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How Should Your Marketing Change In A Recession?

No two recessions are the same, so any time we hit one, marketers need to rewrite the script for maintaining company revenue and brand loyalty. There is some talk about an increased potential for a recession towards the end of 2022 or first half of 2023. Will it happen? I don’t know, but I have started advising my clients to act as if it will happen, and do things that will better position them to weather any downturn more successfully if – or when – it does. Best practices are best practices, so I thought I’d share some insights here.

You need to support your brand and remain relevant or you will not be positioned very well for recovery when the downturn lifts. At the same time, you will likely not have the same gross revenue. During a recession your customers will set different priorities for their spending that may affect your sales and revenue. You should certainly take this into consideration when adjusting your marketing focus and budget.

Stay informed about how your best customers’ needs and priorities change, and respond accordingly. Sales happen at the intersection of need, solution, and budget. If the need changes or becomes more or less of a priority, your revenue will rise and fall with these factors. Knowing about any shift in the pain points will help you narrow the focus of your marketing efforts, and reduce your budget while optimizing for conversion.

In addition to their needs and priorities, you should track any changes in the value customers are seeking, and realign your offerings to that value (if possible). Flexibility here will drive success. Winning new business is always more difficult than retaining business, but it’s even more difficult in a recession. Retention of your top customers should be a main goal.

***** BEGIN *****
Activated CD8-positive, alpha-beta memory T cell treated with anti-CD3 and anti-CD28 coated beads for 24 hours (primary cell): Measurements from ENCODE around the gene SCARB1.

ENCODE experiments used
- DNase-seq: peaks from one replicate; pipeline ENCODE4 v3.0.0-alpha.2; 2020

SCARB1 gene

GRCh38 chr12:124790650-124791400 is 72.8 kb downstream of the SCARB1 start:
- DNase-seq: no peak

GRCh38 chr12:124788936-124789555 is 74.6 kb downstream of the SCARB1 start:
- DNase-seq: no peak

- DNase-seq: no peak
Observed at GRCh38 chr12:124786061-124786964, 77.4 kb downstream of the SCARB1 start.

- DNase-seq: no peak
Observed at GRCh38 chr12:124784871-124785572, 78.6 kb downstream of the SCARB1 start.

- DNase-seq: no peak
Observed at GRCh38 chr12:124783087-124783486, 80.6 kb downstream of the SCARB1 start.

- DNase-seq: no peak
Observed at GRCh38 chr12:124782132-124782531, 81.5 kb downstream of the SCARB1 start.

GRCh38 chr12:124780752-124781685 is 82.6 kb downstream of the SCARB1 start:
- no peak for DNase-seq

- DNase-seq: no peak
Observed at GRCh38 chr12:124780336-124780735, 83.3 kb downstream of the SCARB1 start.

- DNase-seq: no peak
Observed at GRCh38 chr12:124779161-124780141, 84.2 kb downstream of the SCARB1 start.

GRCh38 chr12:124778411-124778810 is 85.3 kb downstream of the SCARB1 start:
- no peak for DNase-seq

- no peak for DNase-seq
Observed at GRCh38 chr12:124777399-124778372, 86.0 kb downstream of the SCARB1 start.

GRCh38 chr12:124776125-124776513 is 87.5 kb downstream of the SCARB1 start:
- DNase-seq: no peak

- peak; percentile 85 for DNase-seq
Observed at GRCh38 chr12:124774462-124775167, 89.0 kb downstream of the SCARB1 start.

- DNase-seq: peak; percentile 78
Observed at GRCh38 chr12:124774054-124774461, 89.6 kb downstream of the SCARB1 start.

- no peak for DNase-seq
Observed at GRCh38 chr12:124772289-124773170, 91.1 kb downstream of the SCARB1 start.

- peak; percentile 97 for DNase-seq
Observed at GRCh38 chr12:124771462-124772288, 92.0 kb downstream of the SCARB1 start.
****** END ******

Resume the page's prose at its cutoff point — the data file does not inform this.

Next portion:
Another datapoint that helps is knowing the urgency of solving the pain point. If your customer is not in need of your offering for the foreseeable future, they won’t invest in a purchase from you until it becomes more urgent. Customers that are going to delay or push their purchases into the future should be removed from the target group until they have a greater urgency. If, however, they are in urgent need of the solution they will come up with the budget to make the purchase, but you may need to assist them with some creative options to facilitate the purchase.

If their available budget for the purchase drops, what can you do? I don’t recommend lowering your price, in fact, based on the costs or providing your offerings, you may need to increase your pricing. You can, however, get creative with your pricing, offerings, or payment plans. The easier you make it for your customers to continue doing business with you in the face of budgetary constraints on their end, the more likely you will be to retain those customers and build loyalty.

During any recession, it’s more important than ever to remember that loyal customers are the lifeblood of your business. Marketing isn’t optional (ever), but it is a “good cost” that is essential to bringing in revenues from these key customers and others. Company budget cuts often affect marketing disproportionately, but if you make smart decisions, you will weather the recession better. In managing their marketing expenses, however, businesses must take care to distinguish between the necessary and the wasteful. Building and maintaining strong brands—ones that customers recognize and trust—remains one of the best ways to reduce business risk.

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